"...there'll be people who make a living pre-surfing it [the web] for you. There's a real need for that--otherwise it becomes this monster time-sink. You can just sit there forever. Looking. Looking. And maybe not finding anything. Seeing a lot of goofy stuff."

A blog is meant to be a pre-surfed portion of the web.

The blogger went out exploring the web and found these really great sites. Here are the URLs of these sites, with a brief description of what they are, what you can expect when you visit them, why you might want to visit them.

[Even this post is not bloggy enough. It needs more links in it. I'll return to this post and revise it, embed links in it, so I practice what I preach.]

Enabling users to post comments made blogs interactive, which took blogs out of the realm of bulletin boards and into the realm of discussion forums. Out of the realm of passive user viewing and into the realm of active user participation.

This is why television, church sermons, college lectures, conventional political campaigns, dictatorships, one-way broadcast advertising, radio programs, and even web sites are dying. They're largely or entirely uni-directional. They aren't interactive.

From now on, if it's not interactive, in most cases, it won't survive. Or it will be relegated to a marginal influence, a specialty curiosity, an archaic artifact.

There will probably always be some non-interactive entities like books, movies, music concerts, and spectator sports. But even these may eventually succumb to various forms of audience manipulation.

The masses will be demanding that everything be more participatory: from online resources to governments.

Tyranny is doomed. Democracy is triumphant. Blogs represent the democratic principle in knowledge proliferation.

With blogs, anyone with access to a computer, that is connected to the internet, can publish any material they want. Thanks to Evan Williams, Google, and Blogspot, anyone can operate a blog for free.

Blogs are reshaping the world we live in. Not web sites, not cell phones, not military power, not politicians, not movies, not music. The blog is the equalizer, the revolutionizer, the dangerous, radical kingdom-overthrower.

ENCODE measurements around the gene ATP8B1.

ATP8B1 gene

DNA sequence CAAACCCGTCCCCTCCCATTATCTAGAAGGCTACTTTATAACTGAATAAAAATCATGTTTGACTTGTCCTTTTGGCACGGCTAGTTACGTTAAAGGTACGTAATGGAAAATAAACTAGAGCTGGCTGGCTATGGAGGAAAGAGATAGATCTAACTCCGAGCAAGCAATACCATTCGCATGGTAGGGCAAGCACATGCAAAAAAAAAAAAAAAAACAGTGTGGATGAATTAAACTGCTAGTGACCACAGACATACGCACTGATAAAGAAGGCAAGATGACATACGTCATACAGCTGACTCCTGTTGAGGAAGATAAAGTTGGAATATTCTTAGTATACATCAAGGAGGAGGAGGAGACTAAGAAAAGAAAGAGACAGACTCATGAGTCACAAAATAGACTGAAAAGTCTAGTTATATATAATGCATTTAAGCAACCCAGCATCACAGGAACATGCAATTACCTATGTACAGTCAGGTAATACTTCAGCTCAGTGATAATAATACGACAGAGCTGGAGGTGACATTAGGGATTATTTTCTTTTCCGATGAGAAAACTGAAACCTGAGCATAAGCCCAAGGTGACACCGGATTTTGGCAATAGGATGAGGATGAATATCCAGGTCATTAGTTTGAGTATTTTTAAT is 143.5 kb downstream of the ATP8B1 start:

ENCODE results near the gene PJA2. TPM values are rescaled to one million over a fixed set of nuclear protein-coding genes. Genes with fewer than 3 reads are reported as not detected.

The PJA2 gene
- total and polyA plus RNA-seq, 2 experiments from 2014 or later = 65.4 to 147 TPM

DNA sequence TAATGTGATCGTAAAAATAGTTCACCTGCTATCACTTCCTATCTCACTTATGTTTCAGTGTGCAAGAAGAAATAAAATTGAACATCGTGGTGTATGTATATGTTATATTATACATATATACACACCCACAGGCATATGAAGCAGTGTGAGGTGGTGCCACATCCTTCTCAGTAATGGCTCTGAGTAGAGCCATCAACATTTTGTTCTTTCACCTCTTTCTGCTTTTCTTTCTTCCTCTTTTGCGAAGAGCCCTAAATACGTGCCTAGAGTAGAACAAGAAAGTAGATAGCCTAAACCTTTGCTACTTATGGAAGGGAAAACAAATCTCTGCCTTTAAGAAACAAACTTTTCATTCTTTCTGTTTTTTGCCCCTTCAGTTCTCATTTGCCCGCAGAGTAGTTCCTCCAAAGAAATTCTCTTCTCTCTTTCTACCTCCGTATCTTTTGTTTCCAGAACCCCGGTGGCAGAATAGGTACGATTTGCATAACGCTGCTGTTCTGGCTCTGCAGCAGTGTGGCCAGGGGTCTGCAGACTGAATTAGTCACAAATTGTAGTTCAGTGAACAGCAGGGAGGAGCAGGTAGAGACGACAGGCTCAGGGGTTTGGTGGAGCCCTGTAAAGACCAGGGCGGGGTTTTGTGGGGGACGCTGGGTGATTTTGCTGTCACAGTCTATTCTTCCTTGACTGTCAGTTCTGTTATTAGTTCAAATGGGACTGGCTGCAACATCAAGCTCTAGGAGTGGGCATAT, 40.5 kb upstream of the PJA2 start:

You are not a blog...

...but you can use a blog to impart information, improve your writing skills, increase your self-confidence, and inspire others to think independently of those who wish to oppress and manipulate them.

Blogs represent freedom of thought, equal opportunity to be heard, and the death of monolithic media monopolies.

Watch the mainstream media fall.

Watch the governments collapse.

Watch the people rise up in power.


[Rebecca's Pocket, "Weblogs: a History and Perspective", 7 September 2000]
http://www.rebeccablood.net/essays/weblog_history.html

Monday, March 07, 2005

Hop Into the Blog Bloat


...try not to make too small a splash! Posted by Hello



This verbose post will help you make a grand entrance into the bloat-o-sphere. What is this bloat-o-sphere? It's the sphere of blogs that has expanded hideously, and now you want to get in it, too.

This old buzzword, something you should consider arguing about, is “blog”, a shortened version of “weblog.”

The meaning is: a [pre-surfed] web list of relevant links, with brief or prolix commentary.

Blogs are the Next to the Last Big [paradoxical] Thing to hit the internet, after conventional web sites.

Blogs are a special kind of [hypothetical] mini-web site.

Blogs differ from traditional web sites by [theoretically] being more interactive, containing more user-generated content, being more intimate in tone, and more dynamic in nature, due to frequent updating (“posting”) by the blog author (“blogger”).

Blogs, that allow users to add comments, are a new, democratic, collaborative form of online content publishing.

Blogs that don't allow users to add comments are generally symptomatic of an old-fashioned uni-directional broadcast concept forcing its way into a new-fangled bi-polar communications medium.

Bi-directional blogs are para-revolutionary: they tear down the walls that separate site owners from site users.